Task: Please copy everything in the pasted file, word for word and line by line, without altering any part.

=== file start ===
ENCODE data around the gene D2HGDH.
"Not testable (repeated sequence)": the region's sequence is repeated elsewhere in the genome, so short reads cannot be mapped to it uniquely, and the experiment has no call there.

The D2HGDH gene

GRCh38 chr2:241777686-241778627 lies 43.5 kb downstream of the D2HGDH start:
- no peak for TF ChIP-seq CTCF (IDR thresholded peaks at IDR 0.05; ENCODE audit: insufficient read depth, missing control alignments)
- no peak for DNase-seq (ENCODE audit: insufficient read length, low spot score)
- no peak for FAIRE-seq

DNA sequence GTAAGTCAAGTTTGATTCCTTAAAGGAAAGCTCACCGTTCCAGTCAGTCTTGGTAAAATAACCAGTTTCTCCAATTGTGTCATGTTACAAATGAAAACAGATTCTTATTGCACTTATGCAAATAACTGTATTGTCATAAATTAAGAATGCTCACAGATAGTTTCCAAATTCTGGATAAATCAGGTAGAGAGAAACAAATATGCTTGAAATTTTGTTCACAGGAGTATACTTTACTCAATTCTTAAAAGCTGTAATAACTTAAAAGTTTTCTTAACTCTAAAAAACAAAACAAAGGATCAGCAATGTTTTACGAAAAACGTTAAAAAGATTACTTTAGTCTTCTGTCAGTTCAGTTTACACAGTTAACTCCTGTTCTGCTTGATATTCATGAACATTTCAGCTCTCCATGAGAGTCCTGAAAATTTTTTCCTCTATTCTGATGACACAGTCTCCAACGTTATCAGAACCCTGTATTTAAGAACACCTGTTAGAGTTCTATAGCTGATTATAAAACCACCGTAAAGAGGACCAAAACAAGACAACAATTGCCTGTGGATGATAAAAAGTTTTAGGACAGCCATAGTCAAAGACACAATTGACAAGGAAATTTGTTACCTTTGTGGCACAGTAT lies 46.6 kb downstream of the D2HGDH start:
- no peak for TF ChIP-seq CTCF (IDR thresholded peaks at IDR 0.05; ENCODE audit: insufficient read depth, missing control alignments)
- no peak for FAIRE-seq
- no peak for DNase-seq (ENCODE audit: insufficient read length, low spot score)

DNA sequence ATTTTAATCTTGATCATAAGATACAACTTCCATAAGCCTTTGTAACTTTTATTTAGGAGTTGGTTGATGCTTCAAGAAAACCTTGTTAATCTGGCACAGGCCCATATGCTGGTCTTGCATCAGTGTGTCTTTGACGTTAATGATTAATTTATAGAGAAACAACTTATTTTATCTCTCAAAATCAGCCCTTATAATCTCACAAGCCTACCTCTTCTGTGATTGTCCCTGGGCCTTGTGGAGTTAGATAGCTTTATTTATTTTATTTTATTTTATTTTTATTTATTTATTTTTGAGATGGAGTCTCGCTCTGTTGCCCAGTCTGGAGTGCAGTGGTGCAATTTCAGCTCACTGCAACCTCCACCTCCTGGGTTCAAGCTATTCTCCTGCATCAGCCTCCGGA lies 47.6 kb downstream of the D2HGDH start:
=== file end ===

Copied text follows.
ENCODE data around the gene D2HGDH.
"Not testable (repeated sequence)": the region's sequence is repeated elsewhere in the genome, so short reads cannot be mapped to it uniquely, and the experiment has no call there.

The D2HGDH gene

GRCh38 chr2:241777686-241778627 lies 43.5 kb downstream of the D2HGDH start:
- no peak for TF ChIP-seq CTCF (IDR thresholded peaks at IDR 0.05; ENCODE audit: insufficient read depth, missing control alignments)
- no peak for DNase-seq (ENCODE audit: insufficient read length, low spot score)
- no peak for FAIRE-seq

DNA sequence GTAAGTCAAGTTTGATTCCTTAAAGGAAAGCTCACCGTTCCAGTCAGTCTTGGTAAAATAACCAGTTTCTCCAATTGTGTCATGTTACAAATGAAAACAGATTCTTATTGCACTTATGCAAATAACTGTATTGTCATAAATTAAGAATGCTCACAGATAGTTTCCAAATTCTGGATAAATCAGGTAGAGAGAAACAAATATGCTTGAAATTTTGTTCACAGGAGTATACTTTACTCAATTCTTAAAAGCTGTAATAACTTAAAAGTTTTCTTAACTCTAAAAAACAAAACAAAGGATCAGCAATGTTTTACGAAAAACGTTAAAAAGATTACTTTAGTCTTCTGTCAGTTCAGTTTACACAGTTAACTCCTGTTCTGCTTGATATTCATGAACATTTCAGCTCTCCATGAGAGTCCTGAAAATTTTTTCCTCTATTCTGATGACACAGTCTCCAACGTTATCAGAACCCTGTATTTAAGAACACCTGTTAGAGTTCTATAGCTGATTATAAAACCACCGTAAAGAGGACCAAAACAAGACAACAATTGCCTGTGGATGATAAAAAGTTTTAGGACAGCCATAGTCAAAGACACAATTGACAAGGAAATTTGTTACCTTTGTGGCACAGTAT lies 46.6 kb downstream of the D2HGDH start:
- no peak for TF ChIP-seq CTCF (IDR thresholded peaks at IDR 0.05; ENCODE audit: insufficient read depth, missing control alignments)
- no peak for FAIRE-seq
- no peak for DNase-seq (ENCODE audit: insufficient read length, low spot score)

DNA sequence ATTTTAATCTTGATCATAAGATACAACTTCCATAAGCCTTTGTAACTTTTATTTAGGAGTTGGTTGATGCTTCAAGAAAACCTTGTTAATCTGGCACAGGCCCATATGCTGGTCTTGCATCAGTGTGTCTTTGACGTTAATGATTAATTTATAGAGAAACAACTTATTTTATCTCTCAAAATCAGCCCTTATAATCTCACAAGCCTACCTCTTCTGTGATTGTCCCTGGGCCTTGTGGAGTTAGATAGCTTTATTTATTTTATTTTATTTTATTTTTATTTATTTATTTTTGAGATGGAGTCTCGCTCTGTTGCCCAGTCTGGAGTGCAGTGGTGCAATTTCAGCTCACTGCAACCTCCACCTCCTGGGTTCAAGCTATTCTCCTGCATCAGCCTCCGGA lies 47.6 kb downstream of the D2HGDH start: